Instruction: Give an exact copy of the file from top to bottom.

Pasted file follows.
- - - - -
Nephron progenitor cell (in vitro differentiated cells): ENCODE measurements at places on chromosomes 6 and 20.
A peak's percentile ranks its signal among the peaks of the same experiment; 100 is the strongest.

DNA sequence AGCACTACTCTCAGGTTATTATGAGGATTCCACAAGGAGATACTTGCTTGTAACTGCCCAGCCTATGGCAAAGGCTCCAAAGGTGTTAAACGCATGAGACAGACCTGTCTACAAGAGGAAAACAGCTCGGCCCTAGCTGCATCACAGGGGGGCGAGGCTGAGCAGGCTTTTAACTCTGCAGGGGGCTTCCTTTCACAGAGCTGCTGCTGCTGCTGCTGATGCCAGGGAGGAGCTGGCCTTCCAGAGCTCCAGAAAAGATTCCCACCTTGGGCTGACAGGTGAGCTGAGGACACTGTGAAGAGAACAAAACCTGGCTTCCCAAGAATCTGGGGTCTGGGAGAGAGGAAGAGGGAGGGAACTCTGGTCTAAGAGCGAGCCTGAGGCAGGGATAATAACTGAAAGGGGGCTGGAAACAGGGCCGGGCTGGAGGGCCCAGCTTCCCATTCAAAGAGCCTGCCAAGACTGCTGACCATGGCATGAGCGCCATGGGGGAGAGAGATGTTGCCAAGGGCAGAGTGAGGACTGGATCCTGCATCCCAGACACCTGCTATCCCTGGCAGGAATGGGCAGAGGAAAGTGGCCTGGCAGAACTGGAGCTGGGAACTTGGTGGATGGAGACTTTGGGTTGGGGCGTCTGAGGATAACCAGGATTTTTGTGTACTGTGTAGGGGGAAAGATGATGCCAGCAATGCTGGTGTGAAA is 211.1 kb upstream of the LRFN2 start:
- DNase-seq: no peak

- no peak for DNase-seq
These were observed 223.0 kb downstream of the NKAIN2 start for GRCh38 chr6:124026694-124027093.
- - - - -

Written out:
Nephron progenitor cell (in vitro differentiated cells): ENCODE measurements at places on chromosomes 6 and 20.
A peak's percentile ranks its signal among the peaks of the same experiment; 100 is the strongest.

DNA sequence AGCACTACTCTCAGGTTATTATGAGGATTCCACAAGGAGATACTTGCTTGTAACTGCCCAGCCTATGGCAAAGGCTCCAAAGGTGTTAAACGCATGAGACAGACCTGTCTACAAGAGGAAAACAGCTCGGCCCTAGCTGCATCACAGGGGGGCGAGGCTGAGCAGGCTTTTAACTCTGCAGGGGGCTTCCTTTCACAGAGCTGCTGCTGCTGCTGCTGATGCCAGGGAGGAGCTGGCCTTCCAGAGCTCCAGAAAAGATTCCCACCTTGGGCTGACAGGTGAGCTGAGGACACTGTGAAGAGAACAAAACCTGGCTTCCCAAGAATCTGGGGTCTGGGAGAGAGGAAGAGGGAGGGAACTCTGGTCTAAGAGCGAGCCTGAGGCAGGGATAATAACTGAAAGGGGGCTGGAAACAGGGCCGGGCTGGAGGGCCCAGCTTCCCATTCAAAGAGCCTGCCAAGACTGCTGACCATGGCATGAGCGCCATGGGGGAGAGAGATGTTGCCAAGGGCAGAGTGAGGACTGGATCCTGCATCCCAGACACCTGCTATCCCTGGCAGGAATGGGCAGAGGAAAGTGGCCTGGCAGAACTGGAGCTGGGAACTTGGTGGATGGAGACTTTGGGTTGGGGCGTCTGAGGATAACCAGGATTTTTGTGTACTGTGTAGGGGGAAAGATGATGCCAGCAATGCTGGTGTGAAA is 211.1 kb upstream of the LRFN2 start:
- DNase-seq: no peak

- no peak for DNase-seq
These were observed 223.0 kb downstream of the NKAIN2 start for GRCh38 chr6:124026694-124027093.